The strain rates for plungers hitting coil stops are in the range of 10^4 to 10^5 (1/s) way higher than any wear on a rotating flipper bat by orders of magnitude. At these strain rates, you're creating stress approaching the elastic limits for steel (Young's modulus ~ 200 GPa). This is why coil stops eventually mushroom in a pinball.

    #13 77 days ago
    Quoted from DiabloRush:

    Yes, it is. Rotational interaction under full-film lubrication conditions produces considerably (by many orders of magnitude) less wear than impact interactions such as coil stops. This is all basic tribology.

    The point was those are two completely different interactions that aren't worth comparing.

    #14 77 days ago

    i need some ten thousand dollar rare earth magnets for the coils on these right

    #15 77 days ago
    Quoted from ForceFlow:

    The point was those are two completely different interactions that aren't worth comparing.

    My point being that the metal/metal interaction in the reviewed flipper bats won't produce particles from wear. Which was raised as a concern by you as a concern (see below). In my judgement, this is a non issue. There will not be significant wear or dust generation from this system.

    Quoted from ForceFlow:

    Metal-on-metal movement is pretty much going to be a no-go long-term since they will end up grinding together, especially with the frequency of movement with these particular parts. Plus all the fine dust that will eventually gum up the joint.

    16
    #16 77 days ago

    Whether it's a sponsored post or not, the world needs more long form writing and critical thinking like this.

    Curious if anyone has anyone ever tried using carbon fiber for the flipper bats instead of plastic or aluminum? Might get the best of both worlds, a lightweight but strong flipper bat.

    #17 77 days ago
    Quoted from SonOfaDiddly:

    i need some ten thousand dollar rare earth magnets for the coils on these right

    No. The system works great on stock coils. It's more efficient and has less energy loss due to slop. In my case, I installed stiffer return springs and I raised my flipper power by 10 points (from 230 to 240) to compensate.

    #18 77 days ago

    that was an audiophile joke, my obviously unbiased and unpaid shill friend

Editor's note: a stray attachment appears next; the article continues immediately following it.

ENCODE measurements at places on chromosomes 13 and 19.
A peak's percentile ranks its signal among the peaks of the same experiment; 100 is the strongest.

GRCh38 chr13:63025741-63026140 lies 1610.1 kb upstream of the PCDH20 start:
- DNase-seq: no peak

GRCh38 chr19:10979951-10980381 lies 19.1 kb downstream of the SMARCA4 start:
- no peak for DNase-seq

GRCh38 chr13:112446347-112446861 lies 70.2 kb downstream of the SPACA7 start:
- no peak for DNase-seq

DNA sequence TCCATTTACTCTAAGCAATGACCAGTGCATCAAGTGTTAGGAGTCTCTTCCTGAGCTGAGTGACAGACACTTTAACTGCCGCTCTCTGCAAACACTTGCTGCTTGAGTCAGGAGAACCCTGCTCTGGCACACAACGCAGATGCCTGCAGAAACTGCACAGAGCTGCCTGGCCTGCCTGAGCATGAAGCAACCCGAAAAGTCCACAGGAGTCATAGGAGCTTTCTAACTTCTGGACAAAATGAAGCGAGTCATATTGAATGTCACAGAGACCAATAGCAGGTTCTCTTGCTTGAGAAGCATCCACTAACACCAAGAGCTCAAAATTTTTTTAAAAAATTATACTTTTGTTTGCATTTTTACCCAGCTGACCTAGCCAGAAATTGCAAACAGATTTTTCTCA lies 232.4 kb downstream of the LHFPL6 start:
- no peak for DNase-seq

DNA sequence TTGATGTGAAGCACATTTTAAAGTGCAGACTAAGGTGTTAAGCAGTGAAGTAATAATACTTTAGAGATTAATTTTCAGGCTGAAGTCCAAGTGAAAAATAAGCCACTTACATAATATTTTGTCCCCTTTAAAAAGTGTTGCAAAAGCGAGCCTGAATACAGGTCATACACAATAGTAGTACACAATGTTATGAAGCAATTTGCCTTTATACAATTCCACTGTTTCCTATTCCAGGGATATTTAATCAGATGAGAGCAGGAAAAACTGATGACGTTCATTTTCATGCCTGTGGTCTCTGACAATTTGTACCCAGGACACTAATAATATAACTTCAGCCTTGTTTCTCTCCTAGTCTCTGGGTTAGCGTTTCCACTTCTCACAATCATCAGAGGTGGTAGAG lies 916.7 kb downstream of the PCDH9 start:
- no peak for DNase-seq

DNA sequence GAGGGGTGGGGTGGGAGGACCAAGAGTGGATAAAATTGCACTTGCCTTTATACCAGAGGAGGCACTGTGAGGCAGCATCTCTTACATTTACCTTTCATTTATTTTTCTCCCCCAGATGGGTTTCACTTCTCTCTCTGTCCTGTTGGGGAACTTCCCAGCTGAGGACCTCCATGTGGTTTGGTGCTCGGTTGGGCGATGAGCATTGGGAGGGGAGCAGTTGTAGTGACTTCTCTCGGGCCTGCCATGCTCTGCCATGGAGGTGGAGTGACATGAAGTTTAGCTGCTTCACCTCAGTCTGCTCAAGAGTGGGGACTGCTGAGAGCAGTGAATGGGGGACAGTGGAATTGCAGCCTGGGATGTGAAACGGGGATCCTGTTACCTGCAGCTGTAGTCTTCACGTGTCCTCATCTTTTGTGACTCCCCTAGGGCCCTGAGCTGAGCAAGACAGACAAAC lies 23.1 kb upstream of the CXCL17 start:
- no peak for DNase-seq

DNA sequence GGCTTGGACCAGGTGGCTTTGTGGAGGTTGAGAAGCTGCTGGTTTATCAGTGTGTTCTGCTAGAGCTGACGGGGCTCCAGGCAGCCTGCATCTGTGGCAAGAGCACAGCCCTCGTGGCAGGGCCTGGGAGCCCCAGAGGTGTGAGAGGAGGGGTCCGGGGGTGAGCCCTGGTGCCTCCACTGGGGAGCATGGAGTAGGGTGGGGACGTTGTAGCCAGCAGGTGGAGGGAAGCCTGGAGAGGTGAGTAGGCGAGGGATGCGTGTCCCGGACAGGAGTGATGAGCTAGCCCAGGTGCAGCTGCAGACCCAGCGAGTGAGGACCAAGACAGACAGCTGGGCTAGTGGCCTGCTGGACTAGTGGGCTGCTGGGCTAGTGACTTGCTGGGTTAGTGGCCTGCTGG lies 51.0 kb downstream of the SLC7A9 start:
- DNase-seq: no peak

#19 77 days ago
    Quoted from DiabloRush:

    My point being that the metal/metal interaction in the reviewed flipper bats won't produce particles from wear.

    Maybe, maybe not. But other mechanisms sure do. Pins can get completely covered in coil dust. This all metal mechanism would still have to deal with that. Like I said earlier, it would gum up any lubricant, and once the dust gets inside the mech, it will start grinding.

    While I can't say that I've studied ultra-precision metal-on-metal parts operation in a pinball machine, I would want to see at least 10,000 plays first to get an indication of what may happen.

    59
    #20 77 days ago

    Perhaps some other readers can help me understand the negativity here? I don't get it. I post my own thoughts, contribute my knowledge in an area relevant to our hobby, and I'm challenged and called a "shill"? Do people not understand that this type of behavior both inhibits innovation and makes others less likely to speak up and contribute, both as innovators and users? I put a lot of time into this review, and wanted to provide my objective evaluation of something new in our hobby, something that I felt offered a substantial improvement in an area long lacking in innovation. No, I wasn't paid. I (perhaps foolishly) thought I was contributing to our community.

    I feel this system is a genuine innovation. Not one comment on the superior performance. The proof was in the play. I literally started looping shots on my GZ I had never done before. I'm not alone. On the Twitch stream, below, Joel got similar results. He started backhanding ramps he could never have done before.

    I would love to see similar innovation in our hobby. When all you can do is level criticism, and mostly uninformed criticism that most engineers could tell you was a nonissue, you're only serving to inhibit advances. Sorry to rant. I've tried to remain factual and state the basis for reasoning behind my judgements.

    #21 77 days ago

    sorry man, was just joking around

    #22 77 days ago
    Quoted from DiabloRush:

    I post my own thoughts, contribute my knowledge in an area relevant to our hobby, and I'm challenged and called a "shill"?